Warning — blog post may contain disturbing material about fake meats grown from human cells.
Amanda Radke | Dec 04, 2020
In recent years, I’ve provided updates from the meat case, where fake imitation products are inching their way into the traditional space where beef, poultry, pork and fish have been sold.
I’ve always contended that consumer choice and advancements in food science and technology are a good thing. But I also believe that transparency is critical to allow consumers to make informed choices when they are deciding what to add to their grocery cart.
Related: Are fake meats gaining traction this summer?
And make no mistake, I don’t want to accidentally purchase a copycat substitute derived from a laboratory or plants. To ensure clarity and transparency, these products need to be clearly labeled, without hijacking our nomenclature, and designated to the vegan section of the store away from the animal products in the meat case.
Of course, that’s just my personal bias shining through. If you want to follow a plant-based diet, more power to you. I think it is critical to maintain our right to choose the diets that best fit our health and nutritional needs, our ethics and values, our budgets, our taste preferences and our personal choices.
Related: 8 things about fake meats for beef producers to consider
Unfortunately, there are some who not only want to disrupt the meat case and introduce new, innovative products, but they want to eliminate our choice to enjoy animal fats and proteins. They want cattle off the range, producers off the farm and meat off the dinner table?
And these folks have come a long way from the initial introduction of the $300,000 lab-produced meat patty; however, I’ve always wondered exactly how far they would take this technology.
Turns out, they’ve got way, way too far in my book. In recent headlines, we see advancements in the fake meat movement here and around the world, and while companies are free to explore new pathways to success in a free market society, I simply must ring the bell on morality and ethics when it comes to this recent development.
A new company, called Ouroborus Steak,” will allow customers to grow their own meat using their own cells and donated blood. Cannibalism is here, I guess, but in this crazy 2020, is anybody really surprised we have sunk this low? Here’s a couple of headlines on this new company, along with a few others with updates on the general fake meat movement. Check them out and let me know what you think.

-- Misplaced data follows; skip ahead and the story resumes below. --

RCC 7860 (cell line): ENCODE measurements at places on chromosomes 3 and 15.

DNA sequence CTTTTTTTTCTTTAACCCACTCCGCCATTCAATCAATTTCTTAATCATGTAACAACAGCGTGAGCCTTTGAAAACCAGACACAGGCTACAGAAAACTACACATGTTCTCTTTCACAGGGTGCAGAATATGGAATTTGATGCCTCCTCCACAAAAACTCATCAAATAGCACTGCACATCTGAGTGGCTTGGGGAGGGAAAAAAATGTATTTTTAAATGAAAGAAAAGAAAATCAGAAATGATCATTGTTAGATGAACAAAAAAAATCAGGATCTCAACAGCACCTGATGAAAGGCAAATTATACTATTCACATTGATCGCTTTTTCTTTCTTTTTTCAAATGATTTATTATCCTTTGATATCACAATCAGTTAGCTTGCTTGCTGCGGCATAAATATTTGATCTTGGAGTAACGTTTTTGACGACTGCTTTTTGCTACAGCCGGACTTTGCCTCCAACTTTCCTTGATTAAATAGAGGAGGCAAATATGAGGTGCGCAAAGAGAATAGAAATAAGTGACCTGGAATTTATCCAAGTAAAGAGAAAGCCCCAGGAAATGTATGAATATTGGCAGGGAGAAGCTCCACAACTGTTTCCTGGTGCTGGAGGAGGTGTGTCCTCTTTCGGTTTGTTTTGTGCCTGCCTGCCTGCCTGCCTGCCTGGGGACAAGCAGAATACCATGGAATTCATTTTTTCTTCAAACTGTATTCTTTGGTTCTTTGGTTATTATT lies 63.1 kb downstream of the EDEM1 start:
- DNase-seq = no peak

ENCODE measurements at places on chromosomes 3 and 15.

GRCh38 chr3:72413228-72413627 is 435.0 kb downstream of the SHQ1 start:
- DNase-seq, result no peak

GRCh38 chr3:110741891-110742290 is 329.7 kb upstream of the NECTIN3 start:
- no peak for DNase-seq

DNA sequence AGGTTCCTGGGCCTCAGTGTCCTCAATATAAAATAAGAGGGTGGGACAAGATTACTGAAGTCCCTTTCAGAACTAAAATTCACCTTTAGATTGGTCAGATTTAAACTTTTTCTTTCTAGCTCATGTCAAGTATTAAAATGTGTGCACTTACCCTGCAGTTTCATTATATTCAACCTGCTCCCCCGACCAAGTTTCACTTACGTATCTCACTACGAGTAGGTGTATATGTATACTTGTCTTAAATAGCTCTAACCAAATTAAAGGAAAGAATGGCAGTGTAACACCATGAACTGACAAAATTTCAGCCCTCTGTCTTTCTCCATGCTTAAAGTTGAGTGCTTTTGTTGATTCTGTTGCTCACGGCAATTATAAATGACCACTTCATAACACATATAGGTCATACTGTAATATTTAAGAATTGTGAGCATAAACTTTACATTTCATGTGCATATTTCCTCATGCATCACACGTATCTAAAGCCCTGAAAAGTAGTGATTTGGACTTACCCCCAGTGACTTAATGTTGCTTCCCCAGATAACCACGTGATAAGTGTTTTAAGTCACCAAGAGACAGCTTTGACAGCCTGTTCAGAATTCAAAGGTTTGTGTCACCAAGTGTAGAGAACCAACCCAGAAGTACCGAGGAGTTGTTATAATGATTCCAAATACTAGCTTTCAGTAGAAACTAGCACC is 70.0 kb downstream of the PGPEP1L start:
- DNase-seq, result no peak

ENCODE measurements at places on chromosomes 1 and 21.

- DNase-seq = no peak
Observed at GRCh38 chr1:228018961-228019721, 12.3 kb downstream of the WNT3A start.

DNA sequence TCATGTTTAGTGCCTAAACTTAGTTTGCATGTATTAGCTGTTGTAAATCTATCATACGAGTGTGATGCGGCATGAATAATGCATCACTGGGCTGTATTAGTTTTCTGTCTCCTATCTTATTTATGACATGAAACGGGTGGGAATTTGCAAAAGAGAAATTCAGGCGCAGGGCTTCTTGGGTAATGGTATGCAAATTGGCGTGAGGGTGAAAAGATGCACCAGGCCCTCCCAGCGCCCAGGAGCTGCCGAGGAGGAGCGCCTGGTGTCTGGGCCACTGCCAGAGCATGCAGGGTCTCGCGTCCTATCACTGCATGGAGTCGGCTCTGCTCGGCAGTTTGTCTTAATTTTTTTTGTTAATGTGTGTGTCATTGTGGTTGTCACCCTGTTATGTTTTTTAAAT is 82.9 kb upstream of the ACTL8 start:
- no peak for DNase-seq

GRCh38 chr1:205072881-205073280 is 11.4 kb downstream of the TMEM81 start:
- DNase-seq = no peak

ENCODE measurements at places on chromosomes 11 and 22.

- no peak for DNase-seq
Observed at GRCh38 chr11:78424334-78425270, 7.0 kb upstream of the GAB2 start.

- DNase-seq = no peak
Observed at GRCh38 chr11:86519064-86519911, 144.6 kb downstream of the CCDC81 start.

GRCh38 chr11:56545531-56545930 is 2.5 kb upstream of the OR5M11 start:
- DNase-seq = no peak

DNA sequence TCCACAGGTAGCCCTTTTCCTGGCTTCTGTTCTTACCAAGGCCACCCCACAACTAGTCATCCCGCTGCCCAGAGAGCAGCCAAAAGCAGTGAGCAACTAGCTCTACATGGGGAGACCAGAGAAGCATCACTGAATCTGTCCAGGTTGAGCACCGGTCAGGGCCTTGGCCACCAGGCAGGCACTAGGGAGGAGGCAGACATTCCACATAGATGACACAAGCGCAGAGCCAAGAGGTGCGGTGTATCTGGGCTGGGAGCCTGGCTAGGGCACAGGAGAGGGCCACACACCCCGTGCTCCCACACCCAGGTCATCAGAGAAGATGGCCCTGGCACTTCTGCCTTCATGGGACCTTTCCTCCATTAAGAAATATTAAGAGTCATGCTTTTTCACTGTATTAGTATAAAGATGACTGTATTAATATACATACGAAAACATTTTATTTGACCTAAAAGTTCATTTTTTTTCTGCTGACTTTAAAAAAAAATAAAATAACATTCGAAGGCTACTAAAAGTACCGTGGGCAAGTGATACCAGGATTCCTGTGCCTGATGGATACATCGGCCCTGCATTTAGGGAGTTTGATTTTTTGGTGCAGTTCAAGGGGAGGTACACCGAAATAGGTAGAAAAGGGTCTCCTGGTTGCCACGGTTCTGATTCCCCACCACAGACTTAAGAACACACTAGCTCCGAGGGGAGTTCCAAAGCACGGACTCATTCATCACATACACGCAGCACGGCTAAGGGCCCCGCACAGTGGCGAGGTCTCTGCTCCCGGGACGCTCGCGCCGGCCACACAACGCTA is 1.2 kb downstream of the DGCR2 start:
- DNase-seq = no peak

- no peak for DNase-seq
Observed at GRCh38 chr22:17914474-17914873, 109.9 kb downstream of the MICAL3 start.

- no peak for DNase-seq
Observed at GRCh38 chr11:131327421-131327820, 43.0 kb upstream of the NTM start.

In the meantime, I’ll be over here praying for humanity. And if my appetite ever returns after reading these headlines, I’m going to go enjoy a real steak, produced from a real live steer, that grazed grass on the range and ate corn grown in a field — you know traditional, natural, wholesome beef. But I guess that’s taboo these days?
1. “Ouroborus Steak grow-your-own human meat kit is ‘technically’ not cannibalism” by Jennifer Hahn for Dezeen
“A group of American scientists and designers have developed a concept for a grow-your-own steak kit using human cells and blood to question the ethics of the cultured meat industry.
Ouroboros Steak could be grown by the diner at home using their own cells, which are harvested from the inside of their cheek and fed serum derived from expired, donated blood.”
2. “You are what you eat: DIY human steak installation ignites debate around the ultimate taboo – cannibalism” by Laura Brehaut for the National Post
Brehaut writes, “Human cells, mycelium, paper, plastic. This story starts benignly enough. But as with so many points of contention in our polarized world, it’s about context, engrained beliefs and a sliding scale of willingness to consider other points of view. A DIY meat kit is the crux of the debate — but this isn’t just any protein.
“Instead of using animal cells to produce chicken nuggets, meatballs or slices of steak, Ottawa scientist Andrew Pelling, industrial designer and scientist Grace Knight, and interdisciplinary artist, designer and researcher Orkan Telhan cultured human cells in human serum to grow blobs of, you guessed it, human meat.”
3. “1,000 years of fake meats” featured on Grist
In a video series, Grist features video footage of fake meat products. Here’s a description of the video: “We prepared six faux meat dishes from the past 1,000 years, ranging from mock lamb chops in 965 to the ‘bleeding’ Impossible Burger in 2016.”
4. “The other side of climate friendly foods” by Vibha Varshney for Down To Earth
Varshney writes, “Eating is intrinsic to every living organism. We eat what is around us, be it plants or animals, as long as we eat moderately. But now, making good food choices is progressively becoming difficult.
“Consider this. Managing the food system is now part of the new formula for fighting climate change. The food systems — that includes cultivation, storage, processing and managing waste — produce somewhere between 21-37% of greenhouse emissions.”
5. “In a global first, lab-grown chicken nuggets will soon be on the menu in Singapore” by Rasha Aridi for Smithsonian Magazine
“This is a historic moment in the food system,” Josh Tetrick, Eat Just’s chief executive, tells Mike Ives of the New York Times. “We’ve been eating meat for thousands of years, and every time we’ve eaten meat, we’ve had to kill an animal—until now.”
The opinions of Amanda Radke are not necessarily those of beefmagazine.com or Farm Progress.
Source: Fake meats made from plants, cells & humans?